Michael Maslinski, Maslinski & CoMost private banks recognise
that they have a great deal of work to do in rebuilding the trust
of their clients after the catastrophic events of recent years,
which have called into question both the competence and the honesty
of anyone who calls themselves a banker.

Although the problem is more acute
for the larger banks – which are seen to have mismanaged their
affairs so badly – the entire industry has been damaged by the
fall-out.

 

Simply, tell the
truth

Firstly, rebuilding trust starts
with telling the truth, and while this may sound obvious, it is no
small management task to unwind the culture of spin that has
infected the industry over the last twenty years.

It means being honest about our
products and services and not glossing over the bad bits while
stressing the good points. It means setting out our offering
clearly and defining exactly the nature of the relationship between
the private banker and the client.

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It means throwing away all the
brochures which suggest the private banker is a trusted adviser if
what you really offer is a product salesman, who simply does not
have the knowledge and experience to live up to the trusted adviser
label.

Equally, if you claim to offer
long-term relationships but a typical client has a change of
relationship manager every three years, building trust will be
difficult.

 

What are the real
costs?

Secondly, the nature of the added
value needs to be stated explicitly – are you really offering
relatively standard products, but asking the client to pay a
premium for more personalised service.

Or are you providing a genuinely
tailored service, which actually enhances the outcome? If the
latter, how exactly is this achieved?

The problem is that a genuinely
tailored service is expensive to deliver and our wish for a
‘scalable’ business model inevitably drives us to greater
standardisation, while charging for individual service, which is
obviously dishonest (albeit very common).

In the height of the financial
crisis, for instance, many clients found that they had to go over
the head of their relationship manager to find someone capable of
advising them as an individual, rather than simply churning out the
corporate line.

 

Redesign your service
offering

Thirdly, rebuilding trust requires
a redesign of the full service offering around the needs of the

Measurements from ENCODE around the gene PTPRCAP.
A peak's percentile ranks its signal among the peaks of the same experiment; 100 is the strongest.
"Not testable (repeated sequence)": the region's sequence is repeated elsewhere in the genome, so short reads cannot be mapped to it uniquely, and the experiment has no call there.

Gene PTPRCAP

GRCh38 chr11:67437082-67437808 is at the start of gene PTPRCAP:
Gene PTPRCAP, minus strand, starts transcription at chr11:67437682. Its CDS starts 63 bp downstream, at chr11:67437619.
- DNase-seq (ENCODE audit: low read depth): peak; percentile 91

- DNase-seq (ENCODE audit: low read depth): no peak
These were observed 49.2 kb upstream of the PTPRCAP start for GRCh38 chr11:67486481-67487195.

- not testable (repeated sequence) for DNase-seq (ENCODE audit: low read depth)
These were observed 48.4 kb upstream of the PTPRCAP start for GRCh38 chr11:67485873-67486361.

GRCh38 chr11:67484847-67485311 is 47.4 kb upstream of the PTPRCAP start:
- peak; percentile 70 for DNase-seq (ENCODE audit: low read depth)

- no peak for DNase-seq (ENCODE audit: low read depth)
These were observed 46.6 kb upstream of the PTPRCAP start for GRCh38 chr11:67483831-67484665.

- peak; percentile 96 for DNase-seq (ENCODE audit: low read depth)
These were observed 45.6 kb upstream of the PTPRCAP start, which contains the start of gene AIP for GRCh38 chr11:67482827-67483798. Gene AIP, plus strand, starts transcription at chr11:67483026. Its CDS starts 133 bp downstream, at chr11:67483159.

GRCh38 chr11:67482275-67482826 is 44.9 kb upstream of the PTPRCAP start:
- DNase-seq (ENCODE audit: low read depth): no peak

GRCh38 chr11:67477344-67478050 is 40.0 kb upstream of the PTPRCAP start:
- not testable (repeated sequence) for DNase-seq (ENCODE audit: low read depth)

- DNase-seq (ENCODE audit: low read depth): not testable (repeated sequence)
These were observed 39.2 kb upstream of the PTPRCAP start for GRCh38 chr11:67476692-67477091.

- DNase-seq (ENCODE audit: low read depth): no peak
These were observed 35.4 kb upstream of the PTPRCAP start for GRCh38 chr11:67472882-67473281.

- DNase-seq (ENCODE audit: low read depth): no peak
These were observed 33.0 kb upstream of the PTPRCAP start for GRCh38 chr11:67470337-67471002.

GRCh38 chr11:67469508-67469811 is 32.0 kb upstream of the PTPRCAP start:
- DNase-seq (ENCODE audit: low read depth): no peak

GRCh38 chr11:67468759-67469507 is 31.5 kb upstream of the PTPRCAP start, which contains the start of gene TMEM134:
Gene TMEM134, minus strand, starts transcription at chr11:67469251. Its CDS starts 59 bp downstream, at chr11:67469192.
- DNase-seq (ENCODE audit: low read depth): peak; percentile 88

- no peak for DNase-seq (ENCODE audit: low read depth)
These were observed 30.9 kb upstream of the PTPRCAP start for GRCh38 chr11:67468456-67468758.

client, rather than the needs of the organisation or even the
regulator.

Private banking is not about
centrally designed products being pushed out at ‘targets’ (clients)
through a ‘distribution system’, it is about understanding the
individual client and designing the offering specifically for them,
subject to the constraints of cost.

Risk, for instance, needs to be
appraised and monitored from a deep understanding of the client’s
needs and circumstances. As opposed to a formulaic approach based
on questionnaires and mathematical models.

Excessive and overly-simplistic
reliance on volatility as a measure of risk is a disgrace to the
sector.

Any bank which designs a risk
assessment and monitoring capability which genuinely encompasses
the needs and preferences of individual clients will be taking a
massive step forward in rebuilding client trust.

 

Simplifying reporting
language

Equally, performance reporting
needs to be communicated in a format and language which speaks to
the needs of the investors rather than using industry jargon and
endless charts. This does not always address the issues of most
concern to the client.

The use of jargon, far from
impressing a client, tends to sew the seeds of distrust, often
being used to hide a lack of understanding on the part of the
private banker.

Finally, the whole organisation
must be run for the client. This must be reflected in all
management systems and decision making, from the targeting and
remuneration of managers to resource decisions and corporate
culture.

Building client trust requires an
honest culture, which means every management decision must be
consistent with the service claims made in the brochures.

There is no greater cause of
cultural rot than giving employees instructions which conflict with
the quality and integrity of the service which they are supposed to
deliver to the clients.

Michael Maslinski is a
director of Maslinski & Co Ltd, strategy and marketing
consultants to the wealth management sector. He can be reached at
www.maslinski.com.